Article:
Credentials exposed in public GitHub repositories facilitate cryptojacking.
Coinminers exploit IAM credentials.
Palo Alto Networks’ Unit 42 is tracking a campaign they're calling “EleKtra-Leak,” which is performing “automated targeting of exposed identity and access management (IAM) credentials within public GitHub repositories.” The researchers note, “[T]he threat actor associated with the campaign was able to create multiple AWS Elastic Compute (EC2) instances that they used for wide-ranging and long-lasting cryptojacking operations. We believe these operations have been active for at least two years and are still active today.”
Unit 42 adds, “We found that the actor was able to detect and use the exposed IAM credentials within five minutes of their initial exposure on GitHub. This finding specifically highlights how threat actors can leverage cloud automation techniques to achieve their goals of expanding their cryptojacking operations.”
Sure, don't expose credentials (but at the same time show the developers some love and understanding.)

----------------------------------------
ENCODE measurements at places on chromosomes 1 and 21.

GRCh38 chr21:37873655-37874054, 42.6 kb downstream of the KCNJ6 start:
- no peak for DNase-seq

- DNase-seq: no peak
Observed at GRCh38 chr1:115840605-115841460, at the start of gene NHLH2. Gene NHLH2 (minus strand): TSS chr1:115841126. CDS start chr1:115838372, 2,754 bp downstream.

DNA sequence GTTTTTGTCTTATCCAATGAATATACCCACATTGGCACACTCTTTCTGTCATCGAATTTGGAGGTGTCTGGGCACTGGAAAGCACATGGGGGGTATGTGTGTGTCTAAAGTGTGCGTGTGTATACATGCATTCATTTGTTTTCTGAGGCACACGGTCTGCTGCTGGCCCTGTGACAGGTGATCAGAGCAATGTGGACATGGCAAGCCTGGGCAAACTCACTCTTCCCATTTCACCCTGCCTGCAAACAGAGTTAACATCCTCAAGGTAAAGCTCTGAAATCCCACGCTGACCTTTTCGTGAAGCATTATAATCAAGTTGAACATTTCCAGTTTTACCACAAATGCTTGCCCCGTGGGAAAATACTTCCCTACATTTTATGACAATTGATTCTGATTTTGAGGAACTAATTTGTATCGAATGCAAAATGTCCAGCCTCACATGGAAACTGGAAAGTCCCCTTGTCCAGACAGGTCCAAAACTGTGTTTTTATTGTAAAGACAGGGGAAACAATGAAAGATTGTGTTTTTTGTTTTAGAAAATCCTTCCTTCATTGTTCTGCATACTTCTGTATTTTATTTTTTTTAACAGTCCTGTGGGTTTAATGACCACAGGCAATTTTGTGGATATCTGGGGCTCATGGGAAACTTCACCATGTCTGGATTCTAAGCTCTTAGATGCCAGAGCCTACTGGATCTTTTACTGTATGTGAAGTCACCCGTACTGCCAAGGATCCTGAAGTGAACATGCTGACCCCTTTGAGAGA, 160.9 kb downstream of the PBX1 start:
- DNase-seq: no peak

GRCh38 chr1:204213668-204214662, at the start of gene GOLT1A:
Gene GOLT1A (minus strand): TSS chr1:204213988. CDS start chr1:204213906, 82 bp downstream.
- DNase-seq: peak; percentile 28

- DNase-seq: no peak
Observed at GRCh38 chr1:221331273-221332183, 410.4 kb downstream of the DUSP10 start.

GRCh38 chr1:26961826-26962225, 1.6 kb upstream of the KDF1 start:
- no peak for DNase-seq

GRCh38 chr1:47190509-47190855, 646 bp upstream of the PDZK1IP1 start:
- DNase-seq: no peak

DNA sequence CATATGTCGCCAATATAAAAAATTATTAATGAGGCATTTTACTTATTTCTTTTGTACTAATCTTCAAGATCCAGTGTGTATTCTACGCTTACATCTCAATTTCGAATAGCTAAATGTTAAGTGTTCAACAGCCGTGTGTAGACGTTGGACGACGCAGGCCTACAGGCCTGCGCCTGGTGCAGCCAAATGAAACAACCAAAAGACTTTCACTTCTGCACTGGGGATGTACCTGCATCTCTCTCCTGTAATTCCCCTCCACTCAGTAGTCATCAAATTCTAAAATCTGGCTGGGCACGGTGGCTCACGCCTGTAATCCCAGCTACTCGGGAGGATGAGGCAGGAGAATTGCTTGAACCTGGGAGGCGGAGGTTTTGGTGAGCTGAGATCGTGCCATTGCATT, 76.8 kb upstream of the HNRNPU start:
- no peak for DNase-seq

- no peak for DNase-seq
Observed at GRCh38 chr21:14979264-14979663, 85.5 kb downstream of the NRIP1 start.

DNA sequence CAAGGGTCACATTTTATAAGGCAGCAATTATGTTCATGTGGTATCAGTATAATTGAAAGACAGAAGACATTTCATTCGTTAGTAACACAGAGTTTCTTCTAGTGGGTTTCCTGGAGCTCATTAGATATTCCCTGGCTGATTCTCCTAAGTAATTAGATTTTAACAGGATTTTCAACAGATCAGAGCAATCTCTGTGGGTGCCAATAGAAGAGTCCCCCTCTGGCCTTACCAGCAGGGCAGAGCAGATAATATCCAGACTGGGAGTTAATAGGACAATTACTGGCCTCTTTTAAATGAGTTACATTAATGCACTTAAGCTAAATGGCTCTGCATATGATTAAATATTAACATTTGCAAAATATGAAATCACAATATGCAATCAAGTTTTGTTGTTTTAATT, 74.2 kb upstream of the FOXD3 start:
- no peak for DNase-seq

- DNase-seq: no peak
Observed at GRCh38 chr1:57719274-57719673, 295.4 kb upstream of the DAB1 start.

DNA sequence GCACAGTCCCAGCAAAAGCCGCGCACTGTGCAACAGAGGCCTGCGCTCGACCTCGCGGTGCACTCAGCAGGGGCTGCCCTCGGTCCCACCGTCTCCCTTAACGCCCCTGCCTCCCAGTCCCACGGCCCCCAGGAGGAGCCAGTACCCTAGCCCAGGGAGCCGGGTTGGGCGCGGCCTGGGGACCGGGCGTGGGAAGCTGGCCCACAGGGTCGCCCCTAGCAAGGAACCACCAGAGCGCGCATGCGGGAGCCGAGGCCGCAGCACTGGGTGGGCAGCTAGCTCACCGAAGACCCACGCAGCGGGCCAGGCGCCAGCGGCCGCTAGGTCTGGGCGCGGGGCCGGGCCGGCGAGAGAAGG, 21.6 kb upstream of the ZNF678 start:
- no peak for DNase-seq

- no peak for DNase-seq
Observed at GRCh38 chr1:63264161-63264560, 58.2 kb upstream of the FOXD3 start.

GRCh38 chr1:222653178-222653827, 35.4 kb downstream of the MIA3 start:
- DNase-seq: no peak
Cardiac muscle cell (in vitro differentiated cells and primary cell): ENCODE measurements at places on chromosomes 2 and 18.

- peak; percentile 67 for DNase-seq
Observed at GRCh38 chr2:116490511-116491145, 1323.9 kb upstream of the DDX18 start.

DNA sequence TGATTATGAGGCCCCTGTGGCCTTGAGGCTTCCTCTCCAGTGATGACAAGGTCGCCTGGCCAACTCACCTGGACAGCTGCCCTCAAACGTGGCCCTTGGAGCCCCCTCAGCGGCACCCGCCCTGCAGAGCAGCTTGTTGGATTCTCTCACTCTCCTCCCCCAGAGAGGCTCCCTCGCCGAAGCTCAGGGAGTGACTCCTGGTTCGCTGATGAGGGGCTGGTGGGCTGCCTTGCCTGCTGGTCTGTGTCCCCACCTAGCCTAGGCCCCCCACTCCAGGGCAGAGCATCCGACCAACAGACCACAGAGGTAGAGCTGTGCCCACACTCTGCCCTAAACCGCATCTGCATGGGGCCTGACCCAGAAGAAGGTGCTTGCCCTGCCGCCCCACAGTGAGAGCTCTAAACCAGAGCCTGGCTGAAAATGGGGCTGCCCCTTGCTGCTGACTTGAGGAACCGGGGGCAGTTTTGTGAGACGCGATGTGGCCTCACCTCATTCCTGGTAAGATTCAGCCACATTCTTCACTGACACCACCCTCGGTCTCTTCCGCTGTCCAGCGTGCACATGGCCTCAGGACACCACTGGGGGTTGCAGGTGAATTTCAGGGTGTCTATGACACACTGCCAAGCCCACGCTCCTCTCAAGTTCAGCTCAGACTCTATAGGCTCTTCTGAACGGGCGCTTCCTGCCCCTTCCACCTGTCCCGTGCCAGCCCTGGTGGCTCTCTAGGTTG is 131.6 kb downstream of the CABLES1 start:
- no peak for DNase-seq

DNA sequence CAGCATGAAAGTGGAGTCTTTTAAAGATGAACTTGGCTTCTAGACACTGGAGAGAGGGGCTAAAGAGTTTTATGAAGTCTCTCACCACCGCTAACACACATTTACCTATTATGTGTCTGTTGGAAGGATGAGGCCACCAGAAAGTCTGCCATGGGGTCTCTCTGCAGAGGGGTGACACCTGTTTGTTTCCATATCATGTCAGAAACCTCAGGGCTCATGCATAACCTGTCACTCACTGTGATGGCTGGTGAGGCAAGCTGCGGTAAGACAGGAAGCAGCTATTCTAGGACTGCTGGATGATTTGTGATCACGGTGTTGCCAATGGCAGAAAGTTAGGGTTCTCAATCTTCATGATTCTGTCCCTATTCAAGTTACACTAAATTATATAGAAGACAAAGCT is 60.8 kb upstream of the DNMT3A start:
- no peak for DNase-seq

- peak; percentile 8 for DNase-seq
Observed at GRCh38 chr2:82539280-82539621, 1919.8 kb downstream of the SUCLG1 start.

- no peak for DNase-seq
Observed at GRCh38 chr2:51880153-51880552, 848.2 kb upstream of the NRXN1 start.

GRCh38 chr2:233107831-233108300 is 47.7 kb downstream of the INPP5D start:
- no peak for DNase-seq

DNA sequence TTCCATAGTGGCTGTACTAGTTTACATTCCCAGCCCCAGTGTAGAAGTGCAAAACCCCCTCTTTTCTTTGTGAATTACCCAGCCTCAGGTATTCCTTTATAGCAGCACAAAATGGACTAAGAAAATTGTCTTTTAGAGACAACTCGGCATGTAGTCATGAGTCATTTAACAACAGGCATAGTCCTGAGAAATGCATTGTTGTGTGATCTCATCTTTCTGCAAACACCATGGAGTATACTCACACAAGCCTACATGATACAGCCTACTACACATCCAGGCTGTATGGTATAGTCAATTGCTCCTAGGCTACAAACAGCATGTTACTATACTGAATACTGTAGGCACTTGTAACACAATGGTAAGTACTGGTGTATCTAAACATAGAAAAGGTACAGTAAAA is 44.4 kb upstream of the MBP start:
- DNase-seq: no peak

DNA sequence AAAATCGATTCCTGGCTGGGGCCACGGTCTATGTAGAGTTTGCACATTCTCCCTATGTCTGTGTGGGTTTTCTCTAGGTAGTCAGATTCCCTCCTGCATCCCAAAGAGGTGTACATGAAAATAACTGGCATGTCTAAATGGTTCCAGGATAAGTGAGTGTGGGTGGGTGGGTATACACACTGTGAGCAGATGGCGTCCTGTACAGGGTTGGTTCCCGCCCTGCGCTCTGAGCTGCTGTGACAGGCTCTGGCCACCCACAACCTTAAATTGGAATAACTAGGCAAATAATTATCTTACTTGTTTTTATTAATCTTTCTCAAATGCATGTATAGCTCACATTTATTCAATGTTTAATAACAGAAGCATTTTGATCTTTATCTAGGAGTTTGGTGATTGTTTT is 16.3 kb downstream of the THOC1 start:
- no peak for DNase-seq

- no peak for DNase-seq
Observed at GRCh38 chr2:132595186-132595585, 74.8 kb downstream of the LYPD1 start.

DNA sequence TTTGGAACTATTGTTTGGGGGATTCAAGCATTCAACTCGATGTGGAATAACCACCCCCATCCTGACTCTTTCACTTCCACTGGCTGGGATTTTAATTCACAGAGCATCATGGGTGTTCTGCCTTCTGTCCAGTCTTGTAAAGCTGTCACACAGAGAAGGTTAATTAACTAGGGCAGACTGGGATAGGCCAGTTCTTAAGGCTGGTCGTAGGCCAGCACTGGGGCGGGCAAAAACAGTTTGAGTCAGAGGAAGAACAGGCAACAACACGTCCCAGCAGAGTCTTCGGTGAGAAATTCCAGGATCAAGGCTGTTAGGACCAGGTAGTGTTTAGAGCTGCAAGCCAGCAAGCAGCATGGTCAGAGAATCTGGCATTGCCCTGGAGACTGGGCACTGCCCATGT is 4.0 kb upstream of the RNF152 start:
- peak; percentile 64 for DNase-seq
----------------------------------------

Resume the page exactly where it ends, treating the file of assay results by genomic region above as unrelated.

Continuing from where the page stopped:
It can be easy to dismiss anyone who would leave AIM credentials exposed as a hopeless stumblebum unfit for any employment more taxing than that of, say, a paperweight, perhaps a bookend, but let's think about it before we cast the first stone. How easy do the systems we put in place make it commit this sort of error? Jeff Williams, co-founder and CTO of Contrast Security, wrote in emailed comments that developers have a lot to deal with, and the tools they're given, indeed the very environments in which they operate, can lend themselves to fostering oversights of this kind. We want systems that will, metaphorically, fail safe, not fail deadly.
“Disappointing that we are struggling with the very simplest of cybersecurity issues. It’s not complicated, you just don’t post your keys in public," Williams wrote. Clausewitz said it of war, and it might equally be said of development: everything is simple, but the simplest thing is hard. "However, it’s also not fair to blame developers. There are thousands of these kinds of issues, and they have to perform perfectly on all of them or get dragged for being dumb or lazy. We need better authentication systems that make it easier for developers to make good choices. They should never be tempted to put their keys in AWS because doing things the right way is too difficult. Let’s make the secure path the easiest one as well.”